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Georgian facts & trivia

Find here some of the facts and trivia I liked the most about this little but so interesting country from the Caucasus!

Georgian language

  • The Georgian is a totally different language from the major ones surrounding it: Russian, Turkish, Armenian and Azerbaijani.
  • The origin is still unknown, and in fact some studies relate it to Euskera, the language spoken in the Basque country.
  • It has its own alphabet, which again, has nothing to do with the ones of its neighbors.


EU vs Russia

  • The older generation speaks nostalgically about the USSR, they miss those days. In contrast, the younger generation sides more with the European Union and USA, and have much less appreciation for Russia.
  • Therefore, adults and seniors all of them speak Russian, while the younger ones speak much more English.
  • There are European Union flags everywhere, including government buildings and even police stations, even if they are not part of the union.

One of the many police stations with the EU flag hanging next to the Georgian one.


  • Even with all the diplomatic problems that Georgia has had in recent decades with the Russian Federation, including a war in 2008, Russian citizens continue enjoying free Georgian visa. And it actually makes sense, after all, Russia is by far the country that sends them more tourists per year.



  • In Georgia there are two de facto independent regions: South Ossetia and Abkhazia.

  • Even if they declared its independence more than 20 years ago, none of them is still recognized by the international community.
  • They are only recognized by Russia, Nicaragua, Venezuela and Nauru. And also by the breakaway republic of Transnistria (Moldova) and Nagorno Karabakh (Azerbaijan).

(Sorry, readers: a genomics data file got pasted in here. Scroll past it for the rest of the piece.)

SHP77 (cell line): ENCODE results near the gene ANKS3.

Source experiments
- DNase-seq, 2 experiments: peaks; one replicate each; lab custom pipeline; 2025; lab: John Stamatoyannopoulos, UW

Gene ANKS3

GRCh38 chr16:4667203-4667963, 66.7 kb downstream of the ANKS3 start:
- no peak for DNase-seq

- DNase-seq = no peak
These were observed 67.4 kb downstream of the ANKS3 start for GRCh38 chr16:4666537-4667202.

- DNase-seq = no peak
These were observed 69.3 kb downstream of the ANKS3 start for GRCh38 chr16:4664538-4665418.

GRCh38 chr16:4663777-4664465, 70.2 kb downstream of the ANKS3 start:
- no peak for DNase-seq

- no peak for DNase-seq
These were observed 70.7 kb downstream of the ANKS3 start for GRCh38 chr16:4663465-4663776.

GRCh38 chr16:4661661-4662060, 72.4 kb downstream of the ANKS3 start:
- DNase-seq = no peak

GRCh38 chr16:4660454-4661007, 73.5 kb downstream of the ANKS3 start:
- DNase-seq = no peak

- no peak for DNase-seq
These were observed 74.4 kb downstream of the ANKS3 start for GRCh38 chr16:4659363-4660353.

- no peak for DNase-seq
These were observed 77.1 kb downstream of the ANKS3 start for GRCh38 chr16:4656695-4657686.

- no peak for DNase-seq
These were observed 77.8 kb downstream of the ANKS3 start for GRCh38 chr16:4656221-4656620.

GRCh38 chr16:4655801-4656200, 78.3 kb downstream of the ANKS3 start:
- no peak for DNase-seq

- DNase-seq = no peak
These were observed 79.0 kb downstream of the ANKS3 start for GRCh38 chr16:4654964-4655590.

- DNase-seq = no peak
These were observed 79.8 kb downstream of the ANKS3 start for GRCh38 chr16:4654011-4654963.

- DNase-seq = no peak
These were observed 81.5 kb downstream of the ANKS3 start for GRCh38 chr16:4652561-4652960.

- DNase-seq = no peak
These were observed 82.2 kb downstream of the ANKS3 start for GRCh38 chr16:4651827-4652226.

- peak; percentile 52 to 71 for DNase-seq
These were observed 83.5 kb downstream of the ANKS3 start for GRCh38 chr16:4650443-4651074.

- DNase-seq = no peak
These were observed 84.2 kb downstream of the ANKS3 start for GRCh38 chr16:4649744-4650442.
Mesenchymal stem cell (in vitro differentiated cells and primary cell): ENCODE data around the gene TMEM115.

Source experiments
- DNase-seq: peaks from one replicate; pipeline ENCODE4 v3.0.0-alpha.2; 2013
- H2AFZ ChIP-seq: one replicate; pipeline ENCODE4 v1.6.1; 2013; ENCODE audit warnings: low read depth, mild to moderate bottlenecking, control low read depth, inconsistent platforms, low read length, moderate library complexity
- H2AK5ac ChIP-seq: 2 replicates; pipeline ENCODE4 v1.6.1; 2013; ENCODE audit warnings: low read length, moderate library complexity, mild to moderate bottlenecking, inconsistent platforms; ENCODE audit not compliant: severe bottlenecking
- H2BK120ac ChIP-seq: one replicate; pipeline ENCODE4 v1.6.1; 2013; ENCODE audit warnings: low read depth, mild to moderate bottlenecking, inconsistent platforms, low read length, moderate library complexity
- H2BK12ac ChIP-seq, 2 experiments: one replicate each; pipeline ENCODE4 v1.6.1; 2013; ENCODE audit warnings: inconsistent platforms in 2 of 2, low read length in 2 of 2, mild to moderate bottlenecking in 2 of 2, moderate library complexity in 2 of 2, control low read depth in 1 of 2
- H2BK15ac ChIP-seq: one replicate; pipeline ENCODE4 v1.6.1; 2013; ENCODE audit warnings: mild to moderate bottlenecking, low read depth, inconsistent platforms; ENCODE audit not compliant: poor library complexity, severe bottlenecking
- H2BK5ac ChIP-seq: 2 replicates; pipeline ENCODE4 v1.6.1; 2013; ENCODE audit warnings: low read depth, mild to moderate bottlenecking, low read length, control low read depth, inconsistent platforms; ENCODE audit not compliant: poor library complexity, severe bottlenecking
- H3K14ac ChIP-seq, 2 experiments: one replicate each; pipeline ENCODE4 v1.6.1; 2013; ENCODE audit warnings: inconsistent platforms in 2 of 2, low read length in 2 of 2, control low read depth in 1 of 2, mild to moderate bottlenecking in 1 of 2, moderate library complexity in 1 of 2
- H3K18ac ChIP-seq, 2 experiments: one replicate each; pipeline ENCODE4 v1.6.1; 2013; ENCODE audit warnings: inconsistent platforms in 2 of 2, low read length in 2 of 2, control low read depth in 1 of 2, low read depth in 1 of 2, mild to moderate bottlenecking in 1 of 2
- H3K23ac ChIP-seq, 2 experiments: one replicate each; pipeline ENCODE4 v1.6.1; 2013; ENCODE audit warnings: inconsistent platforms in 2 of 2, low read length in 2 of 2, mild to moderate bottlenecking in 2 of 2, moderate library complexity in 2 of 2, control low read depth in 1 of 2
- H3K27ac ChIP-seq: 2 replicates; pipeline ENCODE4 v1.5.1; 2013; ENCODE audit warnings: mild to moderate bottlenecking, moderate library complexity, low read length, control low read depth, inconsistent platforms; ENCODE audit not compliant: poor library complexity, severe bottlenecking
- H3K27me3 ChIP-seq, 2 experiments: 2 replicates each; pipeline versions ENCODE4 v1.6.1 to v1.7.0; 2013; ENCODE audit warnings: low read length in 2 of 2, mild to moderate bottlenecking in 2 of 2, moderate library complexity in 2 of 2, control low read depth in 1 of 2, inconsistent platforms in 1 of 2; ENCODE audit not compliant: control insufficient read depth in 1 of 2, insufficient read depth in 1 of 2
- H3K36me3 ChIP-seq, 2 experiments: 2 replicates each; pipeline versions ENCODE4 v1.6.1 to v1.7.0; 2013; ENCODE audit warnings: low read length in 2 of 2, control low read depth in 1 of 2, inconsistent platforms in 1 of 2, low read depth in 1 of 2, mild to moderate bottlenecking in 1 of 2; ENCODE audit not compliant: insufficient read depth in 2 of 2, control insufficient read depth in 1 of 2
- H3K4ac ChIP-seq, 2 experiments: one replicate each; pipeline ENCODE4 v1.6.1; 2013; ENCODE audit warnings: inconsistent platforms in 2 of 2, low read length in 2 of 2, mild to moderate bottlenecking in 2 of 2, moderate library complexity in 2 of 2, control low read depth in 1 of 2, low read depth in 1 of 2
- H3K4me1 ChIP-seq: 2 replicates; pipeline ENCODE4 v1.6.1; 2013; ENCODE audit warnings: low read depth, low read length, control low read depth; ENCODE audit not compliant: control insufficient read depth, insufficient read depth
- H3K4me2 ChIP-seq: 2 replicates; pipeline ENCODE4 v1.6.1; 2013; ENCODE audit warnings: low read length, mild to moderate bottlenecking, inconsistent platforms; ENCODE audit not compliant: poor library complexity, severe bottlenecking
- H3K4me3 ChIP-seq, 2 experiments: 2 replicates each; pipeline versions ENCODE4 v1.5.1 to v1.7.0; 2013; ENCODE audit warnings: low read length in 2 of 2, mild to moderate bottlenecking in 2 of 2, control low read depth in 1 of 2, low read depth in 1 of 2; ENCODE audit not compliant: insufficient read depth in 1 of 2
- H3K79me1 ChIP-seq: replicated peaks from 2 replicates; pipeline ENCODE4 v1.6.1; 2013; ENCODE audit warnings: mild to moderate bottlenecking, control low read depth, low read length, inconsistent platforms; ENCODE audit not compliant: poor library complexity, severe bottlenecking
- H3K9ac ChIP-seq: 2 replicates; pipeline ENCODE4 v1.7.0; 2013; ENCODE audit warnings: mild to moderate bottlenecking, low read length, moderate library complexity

• Georgian citizens are banned from these two independent regions.
  • Foreigners can enter them both, but asking for the visa in advance and paying a fee.



  • Tiflis was the former name of the capital, nowadays called Tbilisi.
  • The typical food par excellence are the delicious Khinkali.

The most typical: Above left Khachapuri, in the right Khinkali and down Lobiani.


  • The typical drink is Chacha, which is basically a brandy made from grape pomace.
  • Wine production in this country dates back to 5.000BC.
  • There are many second-hand imported cars purchased from the UK, so they have the steering wheel in the opposite direction than they should.
  • In very old buildings, elevators still work paying 0.05GEL (0.02€) each time you want to use it!
  • The crime rate in Georgia is one of the lowest in all Europe.
  • The city-museum Mtskheta, World Heritage Site by UNESCO, is one of the world’s oldest continuously inhabited city.
  • Tusheti region is undoubtedly the most isolated of Georgia, since due to the large amount of snow is only accessible in the summer months.
  • In the region of Svaneti, there is an ethnic subgroup of Georgians who, still nowadays, speak their own language which is totally different from Georgian. They use this language only to talk to each other, and since they are bilinguals, they all write in Georgian.
  • Also in the region of Svaneti, Ushguli community, who are at 2,400m altitude, is one of the highest areas still inhabited in Europe. Clearly, this is also a World Heritage Site by UNESCO.



  • The museums are really cheap. For example, the National Museum of Georgia in Tbilisi costs 5GEL (Around 2€).
  • The subway in the capital city too. Each trip costs 0.5GEL (0.20€).
  • All road signs usually are in both Georgian and Latin alphabet.
  • The tourist offices are amazing. You can find maps of all regions, detailed information and great customer care. For mountain areas, there are even topographic maps and walking routes with different difficulty levels. All for free. They also have free Wi-Fi and plugs, that when you travel with a backpack is always very helpful.


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